Hi,

could you tell me who is personally, legally accountable in case of drone crash case reported to law enforcement officers, FAA due to known bugs, flaws in Pixhawk flight controller ?

I have followed tens of discussions on this and other forums and questions asked by hobbyists are responded by hobbyists either.

There is no interest on the side of Pixhawk developer/s  from Switzerland

to take active part in such discussions.

The last discussion at DIYDrones

and history from

https://groups.google.com/forum/m/#!topic/drones-discuss/iZmeopHOLGM/discussion

are good examples how hobbyists try to response to problems asked by hobbyists and just fail, since such questions should be responded by genuine

developer/s of Pixhawk originating from the Switzerland.

GPS is used...

No GPS isn't used...

I am surprised to learn GPS is used..

I have been surprised ..

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Replies to This Discussion

David shares wise counsel 

I had a good laugh at this but I would like to provide a serious answer.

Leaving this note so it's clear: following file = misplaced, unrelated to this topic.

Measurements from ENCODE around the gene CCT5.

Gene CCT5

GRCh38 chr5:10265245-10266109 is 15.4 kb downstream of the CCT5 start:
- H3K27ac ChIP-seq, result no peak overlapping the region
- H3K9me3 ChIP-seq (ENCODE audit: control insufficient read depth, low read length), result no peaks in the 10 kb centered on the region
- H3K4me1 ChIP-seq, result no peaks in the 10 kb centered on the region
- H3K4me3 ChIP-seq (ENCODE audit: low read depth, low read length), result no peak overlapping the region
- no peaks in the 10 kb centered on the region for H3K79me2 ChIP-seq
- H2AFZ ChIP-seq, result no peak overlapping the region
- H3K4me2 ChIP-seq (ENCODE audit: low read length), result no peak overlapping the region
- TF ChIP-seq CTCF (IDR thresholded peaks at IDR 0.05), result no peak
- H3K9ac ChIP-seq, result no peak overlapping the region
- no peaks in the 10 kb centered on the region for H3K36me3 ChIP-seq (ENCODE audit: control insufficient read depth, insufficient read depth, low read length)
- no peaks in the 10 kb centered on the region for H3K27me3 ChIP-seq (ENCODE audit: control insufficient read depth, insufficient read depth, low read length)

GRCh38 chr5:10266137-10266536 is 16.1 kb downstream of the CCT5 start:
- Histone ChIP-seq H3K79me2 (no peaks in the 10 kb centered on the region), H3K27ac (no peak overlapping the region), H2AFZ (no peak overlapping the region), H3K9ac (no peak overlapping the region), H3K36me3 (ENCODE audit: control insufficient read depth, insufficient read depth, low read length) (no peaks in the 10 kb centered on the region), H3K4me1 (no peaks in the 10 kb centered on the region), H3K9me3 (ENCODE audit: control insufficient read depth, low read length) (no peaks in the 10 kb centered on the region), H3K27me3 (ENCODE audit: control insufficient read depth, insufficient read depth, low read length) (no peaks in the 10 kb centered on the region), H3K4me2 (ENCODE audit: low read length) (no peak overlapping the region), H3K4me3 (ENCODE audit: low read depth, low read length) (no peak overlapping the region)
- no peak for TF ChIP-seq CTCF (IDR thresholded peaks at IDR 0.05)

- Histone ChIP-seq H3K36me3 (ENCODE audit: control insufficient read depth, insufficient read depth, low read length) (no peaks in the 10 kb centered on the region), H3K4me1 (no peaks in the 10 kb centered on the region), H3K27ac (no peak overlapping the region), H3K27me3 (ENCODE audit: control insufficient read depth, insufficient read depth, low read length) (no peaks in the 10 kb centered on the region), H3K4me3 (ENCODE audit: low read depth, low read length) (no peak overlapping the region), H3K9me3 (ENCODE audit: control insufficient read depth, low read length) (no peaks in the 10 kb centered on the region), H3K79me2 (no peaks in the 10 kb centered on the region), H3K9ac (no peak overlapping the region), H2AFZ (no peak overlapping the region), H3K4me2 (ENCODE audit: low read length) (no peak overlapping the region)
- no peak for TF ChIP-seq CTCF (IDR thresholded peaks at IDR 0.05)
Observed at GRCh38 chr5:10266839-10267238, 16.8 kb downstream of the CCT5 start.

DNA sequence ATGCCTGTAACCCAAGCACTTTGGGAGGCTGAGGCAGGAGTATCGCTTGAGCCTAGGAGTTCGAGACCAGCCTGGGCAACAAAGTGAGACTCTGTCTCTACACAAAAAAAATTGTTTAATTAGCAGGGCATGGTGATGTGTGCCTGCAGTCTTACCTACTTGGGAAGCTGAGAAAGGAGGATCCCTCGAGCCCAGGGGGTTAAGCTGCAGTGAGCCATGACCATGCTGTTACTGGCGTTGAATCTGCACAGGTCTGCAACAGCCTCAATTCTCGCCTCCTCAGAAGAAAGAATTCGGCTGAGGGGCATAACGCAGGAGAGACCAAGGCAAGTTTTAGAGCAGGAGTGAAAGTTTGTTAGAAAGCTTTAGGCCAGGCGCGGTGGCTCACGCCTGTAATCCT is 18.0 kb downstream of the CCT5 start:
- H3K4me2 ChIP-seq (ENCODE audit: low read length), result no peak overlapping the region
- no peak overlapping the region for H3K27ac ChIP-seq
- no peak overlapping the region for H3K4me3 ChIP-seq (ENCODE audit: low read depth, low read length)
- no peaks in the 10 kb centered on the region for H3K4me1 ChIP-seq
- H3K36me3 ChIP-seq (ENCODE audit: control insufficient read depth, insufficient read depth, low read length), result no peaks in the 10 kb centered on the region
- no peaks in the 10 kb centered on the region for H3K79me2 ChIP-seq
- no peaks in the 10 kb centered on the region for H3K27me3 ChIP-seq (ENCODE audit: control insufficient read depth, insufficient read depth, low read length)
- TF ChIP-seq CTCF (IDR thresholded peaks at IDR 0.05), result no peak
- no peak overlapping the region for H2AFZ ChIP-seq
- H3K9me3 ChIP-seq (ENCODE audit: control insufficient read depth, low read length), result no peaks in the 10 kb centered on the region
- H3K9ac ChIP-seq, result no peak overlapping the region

Any drone you fly should be flown as if it can fall out of the sky at any time. Regulations in most countries are based on that principle. It doesn't matter what autopilot or manufacture you are using.

I personally fly with a kill switch so I can terminate my flight at any time. To ensure safe operation I simply need to stay within line of sight and not fly over people or property that could be damaged if I pull the kill switch.  This simple principle reduces the likelihood that I will loose RC link and ensures I can prevent the copter damaging anything. I also ensure all my other safety features are set up correctly and tested to cover the low probability the simple principle above doesn't work.

I recently did a RPA operators licence course (drone licence course) that was based on DJI Phantom 3's. During the course, each day we had 1 fly away or serious control loss that could not be attributed to pilot error. Unfortunately the logs available with the Phantom 3 make it hard to work out what went wrong. In the end both of the phantoms were unoperational and not going to fly again. I suspect most of these issues were due to poor GPS however at least one of them was a complete loss of control.

So the simple answer is YOU are responsible for YOUR actions. You must ensure you minimise the risk of crashes and if your copter crashes it does so in a safe place. You can easily do this by limiting where you fly and ensuring you have the appropriate safety measures in place to terminate your flight if needed. The level of risk you accept is up to you.

Unfortunately I have absolutely no idea what Switzerland has to do with any of this.